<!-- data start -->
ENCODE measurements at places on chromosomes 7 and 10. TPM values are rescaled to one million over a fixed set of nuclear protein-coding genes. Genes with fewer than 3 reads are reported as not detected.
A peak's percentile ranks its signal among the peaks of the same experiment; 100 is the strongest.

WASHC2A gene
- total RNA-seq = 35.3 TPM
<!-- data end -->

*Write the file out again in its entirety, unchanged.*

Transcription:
ENCODE measurements at places on chromosomes 7 and 10. TPM values are rescaled to one million over a fixed set of nuclear protein-coding genes. Genes with fewer than 3 reads are reported as not detected.
A peak's percentile ranks its signal among the peaks of the same experiment; 100 is the strongest.

WASHC2A gene
- total RNA-seq = 35.3 TPM